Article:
Thinking laterally – Can lateral inspections supplement your inspection program?
The majority of any pipe network is made up of the smaller diameter lateral connecting pipe lengths (relative to mainline lengths), so it’s no surprise that lateral inspections are becoming more and more popular.
Let’s take a look at what you need to know about lateral inspections.
What are lateral inspections?
Lateral inspections are inspections that survey the connecting pipe to the main line. The inspection can either be done from an access point upstream of the connection back down to the mainline or from the mainline up through the lateral connection to a connection point or boundary point upstream.
Depending on where in the world you are, these connecting pipes to the main line are sometimes called house branch connections, junctions or taps. Similarly, there are also varying ways to undertake a lateral inspection or coding defects associated with the lateral. Some countries include lateral condition coding with mainline condition coding, whilst others treat the lateral condition coding separately.
Why are lateral inspections required?
Water authorities will do lateral inspections for several reasons. Most organisations undertake lateral inspections in their network because they own the lateral and are therefore required to maintain all or part of the lateral length. There are some organisations that proactively undertake lateral inspections to investigate unknown connectivity of the network.
When should I do a lateral inspection?
Funding an inspection program can be challenging sometimes. So, adding lateral inspections to your inspection program might sound like an extra burden. Let’s look at some of the reasons water authorities choose lateral inspections for their inspection program that make the investment worth it:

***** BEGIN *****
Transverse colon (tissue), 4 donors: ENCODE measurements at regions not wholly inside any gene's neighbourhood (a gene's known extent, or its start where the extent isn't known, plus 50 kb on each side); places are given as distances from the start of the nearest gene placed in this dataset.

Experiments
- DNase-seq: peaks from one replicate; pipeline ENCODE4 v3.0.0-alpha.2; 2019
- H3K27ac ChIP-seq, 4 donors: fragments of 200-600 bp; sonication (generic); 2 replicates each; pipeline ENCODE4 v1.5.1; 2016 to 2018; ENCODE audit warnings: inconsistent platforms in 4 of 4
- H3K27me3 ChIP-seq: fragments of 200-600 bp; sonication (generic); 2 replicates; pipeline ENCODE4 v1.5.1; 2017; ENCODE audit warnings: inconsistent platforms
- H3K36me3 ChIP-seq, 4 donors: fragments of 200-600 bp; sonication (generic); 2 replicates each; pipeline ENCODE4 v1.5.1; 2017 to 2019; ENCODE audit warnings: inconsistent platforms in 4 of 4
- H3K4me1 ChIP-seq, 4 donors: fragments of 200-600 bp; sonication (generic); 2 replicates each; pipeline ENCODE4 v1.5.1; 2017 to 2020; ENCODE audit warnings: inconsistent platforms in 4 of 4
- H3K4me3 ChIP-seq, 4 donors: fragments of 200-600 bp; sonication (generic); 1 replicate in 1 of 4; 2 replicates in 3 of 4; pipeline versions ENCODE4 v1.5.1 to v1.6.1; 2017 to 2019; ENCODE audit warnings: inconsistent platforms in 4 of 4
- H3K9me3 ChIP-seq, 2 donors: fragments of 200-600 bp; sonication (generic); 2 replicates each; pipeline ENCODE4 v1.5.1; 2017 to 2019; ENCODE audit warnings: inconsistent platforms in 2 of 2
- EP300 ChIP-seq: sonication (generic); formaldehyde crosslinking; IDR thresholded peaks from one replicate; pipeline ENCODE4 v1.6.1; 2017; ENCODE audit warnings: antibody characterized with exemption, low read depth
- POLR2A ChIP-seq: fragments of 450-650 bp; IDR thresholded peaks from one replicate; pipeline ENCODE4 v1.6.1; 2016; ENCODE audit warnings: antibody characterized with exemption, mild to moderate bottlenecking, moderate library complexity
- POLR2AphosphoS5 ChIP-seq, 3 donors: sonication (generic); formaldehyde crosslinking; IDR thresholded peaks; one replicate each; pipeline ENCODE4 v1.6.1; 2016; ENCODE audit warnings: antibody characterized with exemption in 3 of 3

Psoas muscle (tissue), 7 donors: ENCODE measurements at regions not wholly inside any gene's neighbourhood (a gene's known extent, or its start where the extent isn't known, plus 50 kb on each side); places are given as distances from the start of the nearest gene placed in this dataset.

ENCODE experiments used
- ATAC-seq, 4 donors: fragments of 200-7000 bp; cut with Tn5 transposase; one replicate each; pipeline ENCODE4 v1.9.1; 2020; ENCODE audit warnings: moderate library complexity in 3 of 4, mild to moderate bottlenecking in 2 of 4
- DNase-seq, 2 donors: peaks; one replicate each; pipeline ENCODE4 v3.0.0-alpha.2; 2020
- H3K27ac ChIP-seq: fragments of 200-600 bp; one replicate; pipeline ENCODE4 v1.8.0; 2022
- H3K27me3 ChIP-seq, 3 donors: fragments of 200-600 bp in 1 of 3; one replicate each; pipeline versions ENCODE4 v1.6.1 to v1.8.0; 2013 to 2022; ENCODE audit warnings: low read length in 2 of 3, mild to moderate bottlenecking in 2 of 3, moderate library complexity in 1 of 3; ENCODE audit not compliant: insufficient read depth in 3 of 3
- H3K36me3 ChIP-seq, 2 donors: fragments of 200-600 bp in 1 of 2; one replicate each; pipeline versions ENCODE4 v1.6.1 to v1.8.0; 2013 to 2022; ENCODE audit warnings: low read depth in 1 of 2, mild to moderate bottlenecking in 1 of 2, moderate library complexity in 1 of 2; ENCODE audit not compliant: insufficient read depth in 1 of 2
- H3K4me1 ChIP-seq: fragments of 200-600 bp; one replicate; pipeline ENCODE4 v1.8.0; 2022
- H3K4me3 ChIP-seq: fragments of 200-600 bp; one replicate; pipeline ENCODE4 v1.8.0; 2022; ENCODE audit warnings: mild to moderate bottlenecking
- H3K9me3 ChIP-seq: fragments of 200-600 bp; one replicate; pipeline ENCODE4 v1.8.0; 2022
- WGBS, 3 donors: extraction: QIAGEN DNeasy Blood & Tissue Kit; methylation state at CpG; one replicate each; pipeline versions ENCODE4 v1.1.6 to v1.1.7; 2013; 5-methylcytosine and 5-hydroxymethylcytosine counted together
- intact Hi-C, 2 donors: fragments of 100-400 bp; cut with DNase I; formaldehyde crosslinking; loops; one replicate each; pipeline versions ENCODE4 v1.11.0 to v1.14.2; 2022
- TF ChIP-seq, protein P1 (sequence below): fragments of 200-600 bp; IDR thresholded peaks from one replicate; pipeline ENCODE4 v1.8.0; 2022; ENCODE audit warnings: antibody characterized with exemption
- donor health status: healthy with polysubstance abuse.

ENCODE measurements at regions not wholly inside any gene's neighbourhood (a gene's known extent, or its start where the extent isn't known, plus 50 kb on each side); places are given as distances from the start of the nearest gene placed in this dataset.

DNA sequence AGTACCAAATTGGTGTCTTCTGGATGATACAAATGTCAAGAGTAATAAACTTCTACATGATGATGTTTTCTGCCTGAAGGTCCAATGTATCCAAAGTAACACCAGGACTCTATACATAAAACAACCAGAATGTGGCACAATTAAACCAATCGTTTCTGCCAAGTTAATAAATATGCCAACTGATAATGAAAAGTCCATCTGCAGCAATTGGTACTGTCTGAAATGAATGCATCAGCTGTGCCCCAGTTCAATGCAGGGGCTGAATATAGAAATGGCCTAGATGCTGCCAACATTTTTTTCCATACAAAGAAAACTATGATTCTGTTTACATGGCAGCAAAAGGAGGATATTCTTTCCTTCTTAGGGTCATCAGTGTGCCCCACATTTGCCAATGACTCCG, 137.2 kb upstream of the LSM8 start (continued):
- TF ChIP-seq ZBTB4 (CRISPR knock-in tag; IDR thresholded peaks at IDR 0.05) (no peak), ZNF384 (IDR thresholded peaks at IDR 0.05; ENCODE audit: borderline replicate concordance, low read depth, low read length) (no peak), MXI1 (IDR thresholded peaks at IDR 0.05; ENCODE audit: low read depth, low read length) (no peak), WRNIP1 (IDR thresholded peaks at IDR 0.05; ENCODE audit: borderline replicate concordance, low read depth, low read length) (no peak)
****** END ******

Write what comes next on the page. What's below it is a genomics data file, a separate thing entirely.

- Investigating reported customer issues – if a customer reports an issue and no problem can be identified with the mainline pipe.
- Investigating network connectivity – if there are suspected illegal connections in the lateral network, or if th
- As a workaround for upstream access restrictions
All of the above challenges cost the water authority’s money if left unresolved, which makes the business case for lateral inspections much easier. The magnitude to which this impacts your organisation will drive a cost-benefit ratio that makes sense for your organisation’s circumstances.
Minicam lateral launch
How can I get a lateral inspections done?
Depending on the reason for the inspection, and that site access conditions, lateral inspections are usually undertaken in one of two ways.
- Starting from the mainline – The first, is from the mainline using specialist inspection camera technology. This involves a type of camera that has ‘lateral launch’ functionality, which basically means a camera can be ‘launched’ up the lateral up to a length of 150 ft or 45.72 meters. There are restrictions on the use of these types of cameras, such as lateral and camera angles. This type of inspection can help with access issues, and investigations of network connectivity.
- Starting from an upstream point in the lateral – The second way to do an inspection of the lateral starting from an upstream point in the lateral down towards the mainline. Its possible to do this type of inspection with a standard CCTV inspection camera (either crawler or pushrod). This type of inspection can help with investigations of customer issues.
The increased demand for lateral inspections can be attributed to a number of things, not least of which the availability of the technology, and increased customer reporting capability and more. Either way, these inspection methods are a great way to supplement your upcoming inspection programs where the needs arise.